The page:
Ultimately, the lone automaker to step up was Hyundai, which fielded a fleet of advanced Santa Fe electric vehicles featuring an 80 horsepower (60 kW) electric motor powered by a nickel-metal-hydride (NiMH) battery pack. The electrically motivated SUV can be driven about 100 miles between charges, which are handled by a 6.6 kW on-board charger or an off-board rapid charger that connects to a 25 kW-capable charging inlet behind the vehicle's standard fuel filler door. Beneath the hood is a motor control box with a DC/DC converter, charger, and motor controller.
We had the opportunity to put this vehicle to the test, both on the roads of Oahu and at the end of a charging connection at one of the public 60 kW PosiCharge units scattered around the island. Behind the wheel, the electric Santa Fe performed well and transported us amid palm tree-lined streets confidently and comfortably. While acceleration specs are somewhat sedate for an SUV with a 0-60 mph time of about 19 seconds, daily driving needs are well accommodated and we didn't consider this an issue.
Our real surprise occurred while charging. Even though Hyundais fast-charge requirements call for a less powerful and somewhat slower rapid charge experience for the vehicle's NiMH batteries due to temperature constraints, a full charging session took about 30 minutes start-to-finish. That's longer than the 10-15 minute rapid charge available at full power, which lead-acid battery EVs often take advantage of on Oahu, but worlds apart from the six hour overnight charging regimen we followed during our year-long test of a GM EV1.
Along with Hyundai, electric vehicle drivetrain firm Enova Systems has also been involved in the demonstration program by upfitting cars, pickups, and shuttle buses to electric drive on the island. The Hawaiian Electric Company, which was contracted to install most of the rapid chargers, has also been a strong participant and viewed the program as an opportunity to grow its EV fleet.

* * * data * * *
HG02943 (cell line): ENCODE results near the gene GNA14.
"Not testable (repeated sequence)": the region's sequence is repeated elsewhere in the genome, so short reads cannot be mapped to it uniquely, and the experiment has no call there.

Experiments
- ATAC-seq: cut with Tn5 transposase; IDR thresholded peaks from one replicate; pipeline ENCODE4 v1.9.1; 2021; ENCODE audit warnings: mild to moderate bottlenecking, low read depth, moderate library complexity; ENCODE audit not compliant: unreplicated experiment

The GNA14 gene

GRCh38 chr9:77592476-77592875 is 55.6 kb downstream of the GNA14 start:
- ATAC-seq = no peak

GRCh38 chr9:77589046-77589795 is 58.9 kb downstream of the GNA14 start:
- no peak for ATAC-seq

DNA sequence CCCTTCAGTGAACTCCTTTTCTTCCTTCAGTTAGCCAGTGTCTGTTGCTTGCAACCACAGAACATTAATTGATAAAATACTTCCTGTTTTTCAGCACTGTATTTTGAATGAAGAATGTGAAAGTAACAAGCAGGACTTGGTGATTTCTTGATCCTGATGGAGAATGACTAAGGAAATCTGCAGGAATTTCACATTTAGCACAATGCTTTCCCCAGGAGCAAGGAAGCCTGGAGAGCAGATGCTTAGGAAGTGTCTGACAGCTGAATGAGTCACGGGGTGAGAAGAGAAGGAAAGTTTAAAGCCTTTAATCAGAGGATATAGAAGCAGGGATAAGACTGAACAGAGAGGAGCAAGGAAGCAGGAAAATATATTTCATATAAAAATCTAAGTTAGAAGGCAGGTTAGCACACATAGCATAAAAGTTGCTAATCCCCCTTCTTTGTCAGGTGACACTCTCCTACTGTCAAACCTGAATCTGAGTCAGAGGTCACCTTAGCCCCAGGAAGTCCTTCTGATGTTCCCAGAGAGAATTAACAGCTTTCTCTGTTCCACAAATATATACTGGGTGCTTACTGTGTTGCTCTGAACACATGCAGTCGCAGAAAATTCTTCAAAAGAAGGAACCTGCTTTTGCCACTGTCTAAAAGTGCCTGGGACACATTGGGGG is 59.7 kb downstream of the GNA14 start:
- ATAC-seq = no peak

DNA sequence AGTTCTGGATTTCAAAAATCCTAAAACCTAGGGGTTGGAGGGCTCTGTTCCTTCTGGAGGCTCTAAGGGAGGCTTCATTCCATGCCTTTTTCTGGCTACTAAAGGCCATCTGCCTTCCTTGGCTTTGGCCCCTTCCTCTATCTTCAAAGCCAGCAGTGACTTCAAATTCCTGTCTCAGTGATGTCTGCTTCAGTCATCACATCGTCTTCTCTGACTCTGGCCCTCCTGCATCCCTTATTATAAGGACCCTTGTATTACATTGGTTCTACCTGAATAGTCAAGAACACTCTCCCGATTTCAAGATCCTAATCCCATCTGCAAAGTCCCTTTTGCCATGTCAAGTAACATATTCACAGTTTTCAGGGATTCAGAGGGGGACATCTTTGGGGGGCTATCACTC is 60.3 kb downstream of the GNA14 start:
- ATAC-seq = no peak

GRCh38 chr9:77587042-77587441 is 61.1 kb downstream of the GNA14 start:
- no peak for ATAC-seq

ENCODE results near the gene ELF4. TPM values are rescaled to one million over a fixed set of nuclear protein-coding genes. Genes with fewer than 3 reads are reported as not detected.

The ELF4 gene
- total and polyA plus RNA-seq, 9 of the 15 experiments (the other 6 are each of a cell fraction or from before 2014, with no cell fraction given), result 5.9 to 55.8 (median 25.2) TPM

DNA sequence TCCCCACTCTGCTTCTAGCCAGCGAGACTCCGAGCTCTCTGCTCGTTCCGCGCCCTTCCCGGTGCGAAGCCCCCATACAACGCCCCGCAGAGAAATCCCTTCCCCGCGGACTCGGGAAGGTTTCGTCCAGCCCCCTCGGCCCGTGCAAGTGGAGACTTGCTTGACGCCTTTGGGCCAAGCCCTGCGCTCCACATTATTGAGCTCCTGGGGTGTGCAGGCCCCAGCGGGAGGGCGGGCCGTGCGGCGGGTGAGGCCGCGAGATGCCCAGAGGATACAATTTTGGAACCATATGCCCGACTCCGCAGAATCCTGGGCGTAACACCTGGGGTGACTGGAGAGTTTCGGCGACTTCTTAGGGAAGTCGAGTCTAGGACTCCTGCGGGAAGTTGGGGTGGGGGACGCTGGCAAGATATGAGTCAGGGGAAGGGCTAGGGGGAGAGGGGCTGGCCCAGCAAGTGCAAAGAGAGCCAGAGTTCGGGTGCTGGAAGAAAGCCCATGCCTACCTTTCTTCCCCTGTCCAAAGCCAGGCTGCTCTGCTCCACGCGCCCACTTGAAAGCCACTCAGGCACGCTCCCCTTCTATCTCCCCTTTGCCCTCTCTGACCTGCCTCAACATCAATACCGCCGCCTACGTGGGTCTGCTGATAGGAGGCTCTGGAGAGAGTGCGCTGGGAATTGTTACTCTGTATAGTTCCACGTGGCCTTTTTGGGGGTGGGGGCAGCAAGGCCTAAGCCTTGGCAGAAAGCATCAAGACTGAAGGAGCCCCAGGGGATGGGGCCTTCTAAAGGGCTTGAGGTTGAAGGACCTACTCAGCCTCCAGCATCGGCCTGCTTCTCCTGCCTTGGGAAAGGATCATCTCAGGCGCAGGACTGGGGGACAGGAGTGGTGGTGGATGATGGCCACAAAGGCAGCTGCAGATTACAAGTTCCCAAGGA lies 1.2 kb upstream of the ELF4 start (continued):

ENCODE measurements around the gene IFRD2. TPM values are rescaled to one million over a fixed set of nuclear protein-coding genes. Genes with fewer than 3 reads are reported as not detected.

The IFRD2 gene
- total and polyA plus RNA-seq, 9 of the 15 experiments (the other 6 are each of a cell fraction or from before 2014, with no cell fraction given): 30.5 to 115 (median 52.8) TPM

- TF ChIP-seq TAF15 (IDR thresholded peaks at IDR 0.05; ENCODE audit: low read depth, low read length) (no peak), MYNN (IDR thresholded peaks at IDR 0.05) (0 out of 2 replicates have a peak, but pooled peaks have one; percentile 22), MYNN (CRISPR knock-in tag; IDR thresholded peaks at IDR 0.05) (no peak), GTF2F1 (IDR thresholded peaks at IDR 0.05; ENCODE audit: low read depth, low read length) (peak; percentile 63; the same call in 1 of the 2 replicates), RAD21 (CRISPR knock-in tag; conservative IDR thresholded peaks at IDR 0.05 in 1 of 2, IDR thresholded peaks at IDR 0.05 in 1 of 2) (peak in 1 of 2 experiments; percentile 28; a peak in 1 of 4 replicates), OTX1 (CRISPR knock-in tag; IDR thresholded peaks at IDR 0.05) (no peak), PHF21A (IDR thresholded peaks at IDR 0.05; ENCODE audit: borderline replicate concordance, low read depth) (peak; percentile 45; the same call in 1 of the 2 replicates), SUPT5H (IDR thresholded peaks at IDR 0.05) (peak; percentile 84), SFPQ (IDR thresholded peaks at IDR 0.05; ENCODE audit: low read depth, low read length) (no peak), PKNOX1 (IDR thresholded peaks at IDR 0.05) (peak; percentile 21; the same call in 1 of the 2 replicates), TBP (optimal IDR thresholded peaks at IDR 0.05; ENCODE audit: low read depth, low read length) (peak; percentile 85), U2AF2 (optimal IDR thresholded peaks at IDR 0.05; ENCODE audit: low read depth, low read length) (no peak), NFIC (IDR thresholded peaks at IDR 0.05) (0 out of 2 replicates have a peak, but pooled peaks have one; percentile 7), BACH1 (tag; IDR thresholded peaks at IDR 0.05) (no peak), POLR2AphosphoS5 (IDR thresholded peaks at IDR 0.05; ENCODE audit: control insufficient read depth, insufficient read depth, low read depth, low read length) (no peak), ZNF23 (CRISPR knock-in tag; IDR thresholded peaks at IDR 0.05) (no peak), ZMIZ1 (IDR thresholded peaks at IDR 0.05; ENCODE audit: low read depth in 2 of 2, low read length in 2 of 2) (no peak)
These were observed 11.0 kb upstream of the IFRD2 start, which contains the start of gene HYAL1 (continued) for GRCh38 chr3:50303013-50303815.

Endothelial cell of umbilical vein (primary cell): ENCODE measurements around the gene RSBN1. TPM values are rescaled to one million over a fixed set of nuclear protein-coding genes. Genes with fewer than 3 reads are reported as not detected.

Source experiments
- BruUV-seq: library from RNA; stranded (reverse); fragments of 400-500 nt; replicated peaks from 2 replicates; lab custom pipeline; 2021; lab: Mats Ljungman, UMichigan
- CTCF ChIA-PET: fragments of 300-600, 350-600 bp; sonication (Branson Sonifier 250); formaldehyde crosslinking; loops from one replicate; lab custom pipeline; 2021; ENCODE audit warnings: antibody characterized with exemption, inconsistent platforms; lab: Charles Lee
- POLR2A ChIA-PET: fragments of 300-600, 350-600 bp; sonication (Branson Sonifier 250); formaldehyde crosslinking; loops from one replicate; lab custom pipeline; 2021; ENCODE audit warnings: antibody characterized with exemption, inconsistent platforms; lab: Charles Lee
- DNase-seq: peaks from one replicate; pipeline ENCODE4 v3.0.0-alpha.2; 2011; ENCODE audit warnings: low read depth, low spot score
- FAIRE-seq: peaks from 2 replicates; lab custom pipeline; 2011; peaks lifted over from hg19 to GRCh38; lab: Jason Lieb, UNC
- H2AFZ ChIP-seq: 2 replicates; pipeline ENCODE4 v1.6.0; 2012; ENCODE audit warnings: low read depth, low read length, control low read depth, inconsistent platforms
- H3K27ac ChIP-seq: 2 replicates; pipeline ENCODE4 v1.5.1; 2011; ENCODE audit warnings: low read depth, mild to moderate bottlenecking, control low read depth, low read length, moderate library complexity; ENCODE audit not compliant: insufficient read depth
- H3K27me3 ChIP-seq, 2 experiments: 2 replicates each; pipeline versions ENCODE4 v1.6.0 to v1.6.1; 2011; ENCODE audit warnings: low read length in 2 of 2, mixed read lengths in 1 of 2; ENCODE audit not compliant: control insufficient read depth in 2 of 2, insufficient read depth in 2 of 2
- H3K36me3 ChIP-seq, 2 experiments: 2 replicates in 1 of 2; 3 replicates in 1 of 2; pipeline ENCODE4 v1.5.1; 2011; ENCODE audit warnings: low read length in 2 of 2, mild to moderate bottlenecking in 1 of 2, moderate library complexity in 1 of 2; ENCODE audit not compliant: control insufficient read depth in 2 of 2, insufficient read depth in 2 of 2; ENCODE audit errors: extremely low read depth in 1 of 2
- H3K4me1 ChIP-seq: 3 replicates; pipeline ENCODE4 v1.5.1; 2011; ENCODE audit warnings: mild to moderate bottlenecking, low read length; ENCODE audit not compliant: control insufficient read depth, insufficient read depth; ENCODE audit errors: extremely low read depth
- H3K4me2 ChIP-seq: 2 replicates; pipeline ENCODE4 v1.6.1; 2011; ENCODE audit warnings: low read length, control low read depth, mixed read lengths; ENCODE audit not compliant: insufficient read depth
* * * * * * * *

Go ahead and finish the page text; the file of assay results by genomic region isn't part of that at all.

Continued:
An interesting thing occurred once the charging network was established. The rapid chargers virtually doubled the usefulness of the electric vehicles operating in various fleets due to less down time. Prior to rapid charging, operators would use their EVs during the morning hours and then plug them in for the rest of the day using their on-board chargers. This quickly changed for the better with rapid chargers allowing drivers to charge their trucks while eating lunch and then head off with a full charge for an afternoon's activities.
With an initial two years of rapid testing completed and an extension through 2005 now in place from Hyundai and the State of Hawaiis High Technology Development Corporation, Oahus very successful rapid-charge demonstration continues. Hopefully, other automakers will recognize the value of this program and join in to further explore the viability of battery electric vehicles in a rapid charge environment.
( Source : Yahoo )
Editor : Kereta elektrik memang jimat tapi sekiranya tidak disokong oleh usaha melengkapkan prasarana yang cukup dan perkembangan teknologinya dalam negara lambat, ia hanya akan menyusahkan pengguna. Jadilah pengguna dan pembeli yang bijak.